Jan 13, 2014

The Invisible Woman,

Which is directed by and stars Ralph Fiennes, is a meticulously nearly perfect creation.  It is absolutely gorgeous to behold, and the very first shot of the film, which holds just long enough on the coast of England to remind you that there are still parts of this beautiful world that still look as they did over a century ago, is a marvelous way to start the picture.  Then Felicity Jones walks in to the frame, and we are all pulled back in to the reality that we are watching a movie, a period film.

In addition to the lovely cinematography, the film is also masterfully edited, with a phenomenal use of sound effects that remind us that urban life has always been noisy.  The original score is very good, and was used in an extremely smart way.  Fiennes obviously knows what he is doing as a director, and has done a great deal of good work here.  There are some very fine performances, too.  Ms Jones has her moments, as does Kristin Scott Thomas and Tom Hollander, but the real star for me was Joanna Scanlan as Mrs Dickens.  And, Fiennes is still an extremely beautiful man, and looks ever so handsome in Victorian fashion.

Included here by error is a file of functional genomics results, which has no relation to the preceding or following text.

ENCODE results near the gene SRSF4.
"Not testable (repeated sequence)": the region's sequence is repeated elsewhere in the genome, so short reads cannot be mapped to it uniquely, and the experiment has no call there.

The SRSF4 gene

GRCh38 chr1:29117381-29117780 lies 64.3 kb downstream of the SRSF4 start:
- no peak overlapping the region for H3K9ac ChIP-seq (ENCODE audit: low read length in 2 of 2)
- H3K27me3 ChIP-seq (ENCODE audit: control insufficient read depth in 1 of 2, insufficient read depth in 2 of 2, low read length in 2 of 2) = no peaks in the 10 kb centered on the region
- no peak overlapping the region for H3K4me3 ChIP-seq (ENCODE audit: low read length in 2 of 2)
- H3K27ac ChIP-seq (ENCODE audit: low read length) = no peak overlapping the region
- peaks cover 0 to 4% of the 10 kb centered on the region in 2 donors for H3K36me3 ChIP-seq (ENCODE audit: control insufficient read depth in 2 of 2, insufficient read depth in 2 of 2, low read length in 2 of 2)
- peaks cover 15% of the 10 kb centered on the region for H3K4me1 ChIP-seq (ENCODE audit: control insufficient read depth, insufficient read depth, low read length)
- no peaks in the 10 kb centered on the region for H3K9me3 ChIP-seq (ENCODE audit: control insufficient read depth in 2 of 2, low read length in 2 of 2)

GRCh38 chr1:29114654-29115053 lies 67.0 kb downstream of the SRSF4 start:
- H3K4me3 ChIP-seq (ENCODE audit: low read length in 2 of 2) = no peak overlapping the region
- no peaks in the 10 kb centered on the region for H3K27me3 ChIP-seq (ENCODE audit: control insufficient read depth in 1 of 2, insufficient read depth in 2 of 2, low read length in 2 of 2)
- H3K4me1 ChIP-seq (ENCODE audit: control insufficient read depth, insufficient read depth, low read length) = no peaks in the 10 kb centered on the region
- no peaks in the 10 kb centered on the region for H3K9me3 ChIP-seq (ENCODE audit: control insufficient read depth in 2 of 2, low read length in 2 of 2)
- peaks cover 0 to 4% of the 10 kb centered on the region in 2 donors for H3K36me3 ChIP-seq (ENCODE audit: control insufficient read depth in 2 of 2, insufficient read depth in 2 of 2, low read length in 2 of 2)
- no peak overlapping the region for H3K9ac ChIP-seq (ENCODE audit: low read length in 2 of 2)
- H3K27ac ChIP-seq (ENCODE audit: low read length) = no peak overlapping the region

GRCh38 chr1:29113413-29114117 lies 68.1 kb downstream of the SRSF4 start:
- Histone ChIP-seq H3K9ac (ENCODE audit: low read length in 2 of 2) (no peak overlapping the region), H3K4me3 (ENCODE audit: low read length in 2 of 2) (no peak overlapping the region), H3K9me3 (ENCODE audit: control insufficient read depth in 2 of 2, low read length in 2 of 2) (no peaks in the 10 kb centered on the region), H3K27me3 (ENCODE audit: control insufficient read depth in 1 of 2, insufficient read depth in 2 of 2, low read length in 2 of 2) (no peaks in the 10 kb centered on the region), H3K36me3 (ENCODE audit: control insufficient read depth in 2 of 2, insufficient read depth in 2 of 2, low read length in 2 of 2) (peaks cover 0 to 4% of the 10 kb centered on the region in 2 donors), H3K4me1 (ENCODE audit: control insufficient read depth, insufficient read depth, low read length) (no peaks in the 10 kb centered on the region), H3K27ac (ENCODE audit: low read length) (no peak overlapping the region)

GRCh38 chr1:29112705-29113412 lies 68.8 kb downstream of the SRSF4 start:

Jo Scanlan is also great in Spaced, In the Loop, and The Thick of It.

The problem is that the film is an absolute crushing bore.  They have spent so much time and effort on a story that Renee and I had little or no interest in.  There is no story there.  The script is by Abi Morgan, who has her CV filled with good things (The Hour, Shame) and bad things (The Iron Lady, The Invisible Woman).

You just do not care about the people in this picture, and you never really get a sense of just how talented and important Charles Dickens was as an artist.  And, where is the comedy and panache and irony that made Dickens' books so special in this script?

The Invisible Woman is, in the end, a beautiful dud; a gorgeous failure.


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